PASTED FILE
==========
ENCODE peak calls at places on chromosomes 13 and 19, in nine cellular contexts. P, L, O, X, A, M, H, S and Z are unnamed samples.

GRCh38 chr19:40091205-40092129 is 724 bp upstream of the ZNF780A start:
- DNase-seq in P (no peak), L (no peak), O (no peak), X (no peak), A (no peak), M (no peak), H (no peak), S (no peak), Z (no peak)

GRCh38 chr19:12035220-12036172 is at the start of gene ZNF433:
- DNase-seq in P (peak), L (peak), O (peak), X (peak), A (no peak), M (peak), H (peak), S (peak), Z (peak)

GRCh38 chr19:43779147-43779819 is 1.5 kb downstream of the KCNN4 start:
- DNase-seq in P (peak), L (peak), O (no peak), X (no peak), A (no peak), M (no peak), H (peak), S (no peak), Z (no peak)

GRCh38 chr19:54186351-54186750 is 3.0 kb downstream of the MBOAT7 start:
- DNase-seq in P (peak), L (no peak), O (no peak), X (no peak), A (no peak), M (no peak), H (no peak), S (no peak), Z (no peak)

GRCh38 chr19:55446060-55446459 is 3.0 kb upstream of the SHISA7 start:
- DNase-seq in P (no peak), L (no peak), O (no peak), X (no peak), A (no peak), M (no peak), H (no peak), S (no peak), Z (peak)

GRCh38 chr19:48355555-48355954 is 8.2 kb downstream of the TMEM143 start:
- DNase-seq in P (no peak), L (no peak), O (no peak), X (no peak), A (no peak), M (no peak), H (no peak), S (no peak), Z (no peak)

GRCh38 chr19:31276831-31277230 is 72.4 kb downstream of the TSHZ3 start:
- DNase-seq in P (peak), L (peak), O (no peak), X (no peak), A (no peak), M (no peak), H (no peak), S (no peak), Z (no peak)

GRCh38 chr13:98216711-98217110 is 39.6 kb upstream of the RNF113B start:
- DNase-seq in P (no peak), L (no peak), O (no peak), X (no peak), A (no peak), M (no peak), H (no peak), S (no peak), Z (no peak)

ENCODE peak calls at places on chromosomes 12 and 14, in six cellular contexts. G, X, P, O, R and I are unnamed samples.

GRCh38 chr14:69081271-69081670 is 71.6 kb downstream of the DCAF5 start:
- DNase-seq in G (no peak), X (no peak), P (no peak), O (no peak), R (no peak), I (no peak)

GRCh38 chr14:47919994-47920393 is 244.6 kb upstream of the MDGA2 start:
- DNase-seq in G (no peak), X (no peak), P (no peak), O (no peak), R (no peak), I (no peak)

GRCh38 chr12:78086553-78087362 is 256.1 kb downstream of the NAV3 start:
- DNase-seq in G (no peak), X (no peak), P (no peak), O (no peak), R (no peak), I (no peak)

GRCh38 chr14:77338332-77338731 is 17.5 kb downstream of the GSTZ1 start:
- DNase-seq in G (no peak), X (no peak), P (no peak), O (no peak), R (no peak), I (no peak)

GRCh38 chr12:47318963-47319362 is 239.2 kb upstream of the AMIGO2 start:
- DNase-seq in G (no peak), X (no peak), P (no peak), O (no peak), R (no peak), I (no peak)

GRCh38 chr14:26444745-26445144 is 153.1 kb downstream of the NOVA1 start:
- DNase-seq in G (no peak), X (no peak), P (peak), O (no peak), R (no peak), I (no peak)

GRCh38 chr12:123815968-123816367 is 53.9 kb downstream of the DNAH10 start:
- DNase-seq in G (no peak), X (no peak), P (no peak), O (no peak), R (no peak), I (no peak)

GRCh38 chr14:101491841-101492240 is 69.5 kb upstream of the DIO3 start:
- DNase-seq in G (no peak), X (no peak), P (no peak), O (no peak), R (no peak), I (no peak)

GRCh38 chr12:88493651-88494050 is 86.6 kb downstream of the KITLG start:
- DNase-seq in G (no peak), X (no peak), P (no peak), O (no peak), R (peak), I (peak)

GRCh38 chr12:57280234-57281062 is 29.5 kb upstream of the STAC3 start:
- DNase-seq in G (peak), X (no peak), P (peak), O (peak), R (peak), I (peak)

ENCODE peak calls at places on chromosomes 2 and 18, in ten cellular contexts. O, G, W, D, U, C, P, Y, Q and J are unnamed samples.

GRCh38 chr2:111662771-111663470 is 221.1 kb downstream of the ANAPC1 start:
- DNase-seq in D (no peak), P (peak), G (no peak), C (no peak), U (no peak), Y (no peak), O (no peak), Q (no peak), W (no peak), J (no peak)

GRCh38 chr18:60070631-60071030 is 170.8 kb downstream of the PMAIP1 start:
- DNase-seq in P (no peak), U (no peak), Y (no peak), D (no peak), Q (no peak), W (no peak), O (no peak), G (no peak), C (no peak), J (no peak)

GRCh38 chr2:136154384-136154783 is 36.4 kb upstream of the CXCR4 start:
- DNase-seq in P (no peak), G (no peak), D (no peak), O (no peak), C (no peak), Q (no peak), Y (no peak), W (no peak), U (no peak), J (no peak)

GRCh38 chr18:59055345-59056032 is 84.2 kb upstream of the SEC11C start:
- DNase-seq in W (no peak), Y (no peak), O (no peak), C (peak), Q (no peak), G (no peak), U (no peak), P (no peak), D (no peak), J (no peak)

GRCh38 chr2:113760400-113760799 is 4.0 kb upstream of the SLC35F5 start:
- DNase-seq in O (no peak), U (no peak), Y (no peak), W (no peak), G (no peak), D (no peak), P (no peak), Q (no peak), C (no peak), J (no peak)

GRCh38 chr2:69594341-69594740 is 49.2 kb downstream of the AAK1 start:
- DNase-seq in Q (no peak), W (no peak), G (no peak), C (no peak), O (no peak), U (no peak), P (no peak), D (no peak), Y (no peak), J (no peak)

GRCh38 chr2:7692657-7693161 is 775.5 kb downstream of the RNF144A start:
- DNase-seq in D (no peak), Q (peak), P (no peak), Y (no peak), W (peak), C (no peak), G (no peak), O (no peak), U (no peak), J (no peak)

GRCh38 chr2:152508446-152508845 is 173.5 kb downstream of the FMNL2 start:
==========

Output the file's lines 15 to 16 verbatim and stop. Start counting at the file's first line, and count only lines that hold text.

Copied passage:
- DNase-seq in P (peak), L (peak), O (no peak), X (no peak), A (no peak), M (no peak), H (no peak), S (no peak), Z (no peak)

GRCh38 chr13:98216711-98217110 is 39.6 kb upstream of the RNF113B start: